Ralph Melton (ralphmelton) wrote,
Ralph Melton

D&D Apprehension

I've just come back from Origins, I'm feeling somewhat gamed out--and I realize that the next session of my D&D game is on Thursday.

I'm feeling apprehensive about this game--particularly so because I felt that the last session did not go well. (On the other hand, the people who commented on it in their journals have been positive about it, so maybe I'm just being too harsh on myself.)

Some particular flaws I have in mind:

- I feel that I'm not very good at evoking a mood. Part of this is that I forget to provide rich descriptions of places, creatures, and actions. (I could be more descriptive, I think--I just forget, particularly when there's action going on.)

It is also true that this group of players has so far tended to minimize the emotional impact of events. Perhaps I should enlist the players' help in trying to evoke emotion...
I've been reading Ken Hite's fabulous GURPS Horror recently. (Horror is of course all about evoking emotion.) One of the recurring themes in that book is that making horror work requires the commitment and participation of all the players, not just the GM.

- I have a habit of glossing over some of the challenges, particularly when the players say, in effect, "We're going to solve this by exhaustive search." Some examples of this include the final resolution of the pool of pus, and the discovery of the trigger mechanism for the secret door in the last session.
There are worse things I could do, admittedly. (This is a link for Pyramid subscribers of an example of something worse that I could do.) But I still feel that I'm shortchanging players of some challenge and excitement there.

- I had put a lot of effort in trying to elevate this module from a bad module with a few good bits to an adequate module, but I hadn't been thorough enough. The Cloudkill trap took me by surprise, and my fudging to make it survivable was really obvious. I don't regret the fudging--what sort of goober puts a trap that is likely to kill half the party in a place where it's necessary for the plot? But I do regret that the fudging was obvious. By contrast, I have no regrets at all about leaving the dragon out of the module. (By the way, both of the AEG "Adventure Boosters" I've run have been really really bad, with rules errors, illogical developments, and impossible challenges. I don't think I'm going to use them any more.)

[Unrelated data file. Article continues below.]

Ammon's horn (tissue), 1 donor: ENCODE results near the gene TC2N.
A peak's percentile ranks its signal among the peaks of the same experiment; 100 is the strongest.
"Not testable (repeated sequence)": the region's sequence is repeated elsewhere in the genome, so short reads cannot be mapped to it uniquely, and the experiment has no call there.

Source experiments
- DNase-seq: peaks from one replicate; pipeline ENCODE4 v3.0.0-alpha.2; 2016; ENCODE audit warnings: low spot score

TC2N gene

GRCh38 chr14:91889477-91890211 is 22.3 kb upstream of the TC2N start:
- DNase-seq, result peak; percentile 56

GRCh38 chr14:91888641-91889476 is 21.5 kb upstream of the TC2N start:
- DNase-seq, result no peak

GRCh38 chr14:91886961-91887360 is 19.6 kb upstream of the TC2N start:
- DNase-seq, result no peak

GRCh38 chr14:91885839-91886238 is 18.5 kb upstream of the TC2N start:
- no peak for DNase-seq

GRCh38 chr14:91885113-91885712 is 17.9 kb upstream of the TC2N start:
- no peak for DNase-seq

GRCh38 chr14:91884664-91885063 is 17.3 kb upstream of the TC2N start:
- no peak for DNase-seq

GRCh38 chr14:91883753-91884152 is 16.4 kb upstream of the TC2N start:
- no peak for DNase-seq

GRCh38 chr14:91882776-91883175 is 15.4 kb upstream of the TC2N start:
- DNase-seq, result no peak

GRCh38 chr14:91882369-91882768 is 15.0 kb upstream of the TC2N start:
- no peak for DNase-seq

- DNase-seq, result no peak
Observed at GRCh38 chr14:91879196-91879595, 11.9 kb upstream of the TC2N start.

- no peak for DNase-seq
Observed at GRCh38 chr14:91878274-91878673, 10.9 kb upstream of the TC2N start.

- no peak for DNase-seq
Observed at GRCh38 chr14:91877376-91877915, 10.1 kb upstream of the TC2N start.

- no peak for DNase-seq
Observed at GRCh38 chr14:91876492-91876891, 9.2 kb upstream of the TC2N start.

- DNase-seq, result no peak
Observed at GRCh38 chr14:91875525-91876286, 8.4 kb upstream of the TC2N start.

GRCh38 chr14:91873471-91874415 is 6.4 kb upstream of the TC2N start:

As a side note: I don't like instant-kill effects. (Instant petrification is equally bad.) At the moment, I think that as a matter of policy, I'm inclined to refrain from using such instant-hose effects until the players use them first. I may change my mind on this, though, as PCs get more badass.
(Come to think of it, I may need to figure out what to do about this roc. Being picked up and dropped by the roc could be instantly fatal to many of the PCs. But I've already foreshadowed the roc in... stupid module.)

- I think that I'm not challenging the party correctly. I don't want instant-hoses, as I said before. But one challenge appropriate to their level per game day is just free XP and treasure; they can recover their spells and heal up without using any of their longer-term resources. I would like to have the players be more familiar with the "uh oh, need help badly" zones of few or negative hit points.

- I get flummoxed sometimes. In particular, Prolix's illusions often throw me for a loop. I fear I may be too generous with how I handle them. On the other hand, I want to err on the side of generosity--I think a too-generous game is probably more fun than a too-stingy one.

Oh well. On the plus side, I can see how I've improved, when I think to look. And there is justification for some pride in the simple fact that I've managed to keep the campaign going for almost a year--I wasn't sure that I would manage that. So I will muddle through somehow.
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